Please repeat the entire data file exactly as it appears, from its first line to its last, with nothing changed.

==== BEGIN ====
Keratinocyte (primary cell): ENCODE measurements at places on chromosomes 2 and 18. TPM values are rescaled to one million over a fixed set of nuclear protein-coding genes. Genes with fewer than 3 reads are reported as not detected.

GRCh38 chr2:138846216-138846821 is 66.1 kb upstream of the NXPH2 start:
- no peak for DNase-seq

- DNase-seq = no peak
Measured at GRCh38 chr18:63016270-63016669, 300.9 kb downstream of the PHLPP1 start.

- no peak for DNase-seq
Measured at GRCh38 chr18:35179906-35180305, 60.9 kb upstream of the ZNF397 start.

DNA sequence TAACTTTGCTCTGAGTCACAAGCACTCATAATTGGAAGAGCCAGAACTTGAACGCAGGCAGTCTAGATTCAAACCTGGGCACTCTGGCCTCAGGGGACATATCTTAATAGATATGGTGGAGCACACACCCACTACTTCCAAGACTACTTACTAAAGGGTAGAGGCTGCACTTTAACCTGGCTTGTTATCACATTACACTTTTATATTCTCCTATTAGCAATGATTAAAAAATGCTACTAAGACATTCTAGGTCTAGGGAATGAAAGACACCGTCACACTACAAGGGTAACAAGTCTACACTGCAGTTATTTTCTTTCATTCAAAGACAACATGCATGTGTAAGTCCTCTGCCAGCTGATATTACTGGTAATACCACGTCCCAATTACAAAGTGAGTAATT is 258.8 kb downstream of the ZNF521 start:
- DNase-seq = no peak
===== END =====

Keratinocyte (primary cell): ENCODE measurements at places on chromosomes 2 and 18. TPM values are rescaled to one million over a fixed set of nuclear protein-coding genes. Genes with fewer than 3 reads are reported as not detected.

GRCh38 chr2:138846216-138846821 is 66.1 kb upstream of the NXPH2 start:
- no peak for DNase-seq

- DNase-seq = no peak
Measured at GRCh38 chr18:63016270-63016669, 300.9 kb downstream of the PHLPP1 start.

- no peak for DNase-seq
Measured at GRCh38 chr18:35179906-35180305, 60.9 kb upstream of the ZNF397 start.

DNA sequence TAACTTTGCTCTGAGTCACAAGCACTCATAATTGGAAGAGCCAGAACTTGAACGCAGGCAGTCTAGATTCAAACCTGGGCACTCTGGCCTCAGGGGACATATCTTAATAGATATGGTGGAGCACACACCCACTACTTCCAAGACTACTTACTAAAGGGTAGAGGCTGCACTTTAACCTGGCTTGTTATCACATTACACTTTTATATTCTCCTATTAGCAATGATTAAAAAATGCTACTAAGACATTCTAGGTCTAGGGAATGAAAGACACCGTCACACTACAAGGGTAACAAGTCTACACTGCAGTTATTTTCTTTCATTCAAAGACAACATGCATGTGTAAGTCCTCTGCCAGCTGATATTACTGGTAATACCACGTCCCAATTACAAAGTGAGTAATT is 258.8 kb downstream of the ZNF521 start:
- DNase-seq = no peak